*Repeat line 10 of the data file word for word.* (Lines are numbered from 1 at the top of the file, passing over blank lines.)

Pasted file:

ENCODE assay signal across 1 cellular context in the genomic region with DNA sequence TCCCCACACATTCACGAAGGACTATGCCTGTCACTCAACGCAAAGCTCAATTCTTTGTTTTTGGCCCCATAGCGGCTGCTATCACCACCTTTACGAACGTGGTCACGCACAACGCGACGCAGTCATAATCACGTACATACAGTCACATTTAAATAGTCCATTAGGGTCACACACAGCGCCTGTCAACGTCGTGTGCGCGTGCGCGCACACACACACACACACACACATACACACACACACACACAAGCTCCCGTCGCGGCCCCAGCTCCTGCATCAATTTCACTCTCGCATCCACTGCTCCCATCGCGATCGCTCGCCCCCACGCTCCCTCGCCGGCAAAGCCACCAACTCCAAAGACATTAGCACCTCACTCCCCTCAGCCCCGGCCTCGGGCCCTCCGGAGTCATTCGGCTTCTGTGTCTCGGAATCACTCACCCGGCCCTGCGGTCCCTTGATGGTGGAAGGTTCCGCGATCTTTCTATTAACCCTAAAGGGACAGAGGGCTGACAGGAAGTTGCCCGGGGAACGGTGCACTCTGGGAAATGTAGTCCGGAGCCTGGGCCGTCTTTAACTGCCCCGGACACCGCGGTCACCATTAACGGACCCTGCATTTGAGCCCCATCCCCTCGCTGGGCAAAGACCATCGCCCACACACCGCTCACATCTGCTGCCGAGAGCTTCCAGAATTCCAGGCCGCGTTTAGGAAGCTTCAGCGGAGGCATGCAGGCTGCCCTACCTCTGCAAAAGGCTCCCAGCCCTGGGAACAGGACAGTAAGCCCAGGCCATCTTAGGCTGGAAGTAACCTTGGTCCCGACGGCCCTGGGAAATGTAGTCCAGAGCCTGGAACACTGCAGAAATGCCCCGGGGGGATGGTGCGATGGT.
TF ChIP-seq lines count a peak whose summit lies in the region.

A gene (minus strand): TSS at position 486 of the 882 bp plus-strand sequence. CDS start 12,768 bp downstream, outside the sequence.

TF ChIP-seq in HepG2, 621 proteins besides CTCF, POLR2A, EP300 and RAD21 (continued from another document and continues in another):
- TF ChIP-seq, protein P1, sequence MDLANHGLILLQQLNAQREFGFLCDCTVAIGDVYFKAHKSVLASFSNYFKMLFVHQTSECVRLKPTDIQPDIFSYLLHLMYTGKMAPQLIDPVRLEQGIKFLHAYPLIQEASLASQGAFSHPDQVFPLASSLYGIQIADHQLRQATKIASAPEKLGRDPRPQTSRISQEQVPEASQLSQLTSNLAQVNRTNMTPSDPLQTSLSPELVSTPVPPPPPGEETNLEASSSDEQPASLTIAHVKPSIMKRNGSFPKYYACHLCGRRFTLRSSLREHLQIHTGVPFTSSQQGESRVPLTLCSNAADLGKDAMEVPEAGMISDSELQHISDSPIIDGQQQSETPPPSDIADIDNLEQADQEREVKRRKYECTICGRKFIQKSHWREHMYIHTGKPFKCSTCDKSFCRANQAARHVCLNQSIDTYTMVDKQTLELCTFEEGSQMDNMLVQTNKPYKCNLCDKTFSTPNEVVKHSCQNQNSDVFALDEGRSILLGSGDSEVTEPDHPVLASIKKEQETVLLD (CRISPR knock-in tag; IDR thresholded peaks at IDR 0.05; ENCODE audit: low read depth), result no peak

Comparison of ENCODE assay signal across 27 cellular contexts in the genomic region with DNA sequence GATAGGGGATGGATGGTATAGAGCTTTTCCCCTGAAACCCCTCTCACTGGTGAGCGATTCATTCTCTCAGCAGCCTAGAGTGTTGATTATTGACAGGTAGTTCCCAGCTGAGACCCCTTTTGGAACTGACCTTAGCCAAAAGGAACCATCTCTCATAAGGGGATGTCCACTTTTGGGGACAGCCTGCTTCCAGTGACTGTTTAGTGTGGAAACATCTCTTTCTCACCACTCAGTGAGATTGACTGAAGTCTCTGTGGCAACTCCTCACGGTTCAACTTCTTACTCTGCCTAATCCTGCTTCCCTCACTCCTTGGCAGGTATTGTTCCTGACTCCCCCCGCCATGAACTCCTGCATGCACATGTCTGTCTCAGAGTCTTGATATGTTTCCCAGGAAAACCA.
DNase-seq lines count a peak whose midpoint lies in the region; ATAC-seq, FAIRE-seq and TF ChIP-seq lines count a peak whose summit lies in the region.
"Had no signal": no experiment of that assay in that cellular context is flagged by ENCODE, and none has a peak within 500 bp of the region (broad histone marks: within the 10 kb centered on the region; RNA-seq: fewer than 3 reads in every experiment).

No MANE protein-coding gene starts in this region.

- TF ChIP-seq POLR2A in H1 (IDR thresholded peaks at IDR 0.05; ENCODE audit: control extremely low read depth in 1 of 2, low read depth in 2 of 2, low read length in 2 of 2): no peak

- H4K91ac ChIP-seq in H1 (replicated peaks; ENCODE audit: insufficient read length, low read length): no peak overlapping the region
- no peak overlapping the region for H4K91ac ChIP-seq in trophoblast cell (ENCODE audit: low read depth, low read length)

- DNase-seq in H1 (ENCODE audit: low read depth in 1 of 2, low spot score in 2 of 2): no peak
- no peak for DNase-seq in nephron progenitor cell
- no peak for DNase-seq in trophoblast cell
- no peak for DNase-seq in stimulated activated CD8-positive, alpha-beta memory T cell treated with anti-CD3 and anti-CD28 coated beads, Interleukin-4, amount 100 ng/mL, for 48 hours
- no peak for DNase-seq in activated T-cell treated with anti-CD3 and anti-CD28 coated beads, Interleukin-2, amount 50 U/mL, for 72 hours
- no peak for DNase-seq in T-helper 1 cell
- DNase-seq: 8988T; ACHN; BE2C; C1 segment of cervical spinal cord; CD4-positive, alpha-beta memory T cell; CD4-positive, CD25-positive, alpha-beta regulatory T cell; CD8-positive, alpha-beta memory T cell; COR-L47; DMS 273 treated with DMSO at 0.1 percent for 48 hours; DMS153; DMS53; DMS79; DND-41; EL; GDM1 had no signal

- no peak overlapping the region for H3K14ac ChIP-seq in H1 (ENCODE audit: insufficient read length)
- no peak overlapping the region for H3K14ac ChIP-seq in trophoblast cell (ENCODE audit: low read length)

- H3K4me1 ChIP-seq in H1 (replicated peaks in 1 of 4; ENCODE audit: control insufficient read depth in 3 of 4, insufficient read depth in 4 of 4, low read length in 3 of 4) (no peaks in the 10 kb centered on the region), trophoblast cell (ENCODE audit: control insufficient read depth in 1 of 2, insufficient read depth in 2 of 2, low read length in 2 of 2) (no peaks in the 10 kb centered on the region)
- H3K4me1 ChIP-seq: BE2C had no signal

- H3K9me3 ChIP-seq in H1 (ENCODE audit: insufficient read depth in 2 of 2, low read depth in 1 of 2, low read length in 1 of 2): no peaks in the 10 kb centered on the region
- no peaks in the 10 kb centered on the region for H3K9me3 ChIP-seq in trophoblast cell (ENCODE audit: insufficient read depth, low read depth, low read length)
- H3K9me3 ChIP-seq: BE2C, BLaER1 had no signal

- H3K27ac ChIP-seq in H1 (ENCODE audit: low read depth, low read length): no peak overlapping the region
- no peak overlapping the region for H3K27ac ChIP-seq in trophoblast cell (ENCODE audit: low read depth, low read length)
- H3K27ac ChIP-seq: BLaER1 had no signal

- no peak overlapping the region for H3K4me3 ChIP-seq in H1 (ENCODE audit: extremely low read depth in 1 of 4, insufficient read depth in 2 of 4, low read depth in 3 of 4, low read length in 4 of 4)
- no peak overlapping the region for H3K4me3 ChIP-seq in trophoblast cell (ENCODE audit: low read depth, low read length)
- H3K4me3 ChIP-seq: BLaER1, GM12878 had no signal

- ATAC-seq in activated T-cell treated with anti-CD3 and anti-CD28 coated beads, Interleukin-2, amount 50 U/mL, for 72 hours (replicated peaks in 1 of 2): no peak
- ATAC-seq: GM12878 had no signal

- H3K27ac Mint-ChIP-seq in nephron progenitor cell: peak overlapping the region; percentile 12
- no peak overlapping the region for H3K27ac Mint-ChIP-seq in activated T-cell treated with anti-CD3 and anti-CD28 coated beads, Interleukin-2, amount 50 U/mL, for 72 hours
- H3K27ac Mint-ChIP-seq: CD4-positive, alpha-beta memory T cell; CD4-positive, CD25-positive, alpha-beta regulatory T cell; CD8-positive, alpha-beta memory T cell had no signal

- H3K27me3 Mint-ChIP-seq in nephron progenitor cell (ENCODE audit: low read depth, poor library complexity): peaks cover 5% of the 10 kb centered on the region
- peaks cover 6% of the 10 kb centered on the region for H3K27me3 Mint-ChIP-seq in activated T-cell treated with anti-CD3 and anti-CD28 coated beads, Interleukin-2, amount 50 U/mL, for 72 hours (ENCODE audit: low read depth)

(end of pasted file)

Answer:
- TF ChIP-seq POLR2A in H1 (IDR thresholded peaks at IDR 0.05; ENCODE audit: control extremely low read depth in 1 of 2, low read depth in 2 of 2, low read length in 2 of 2): no peak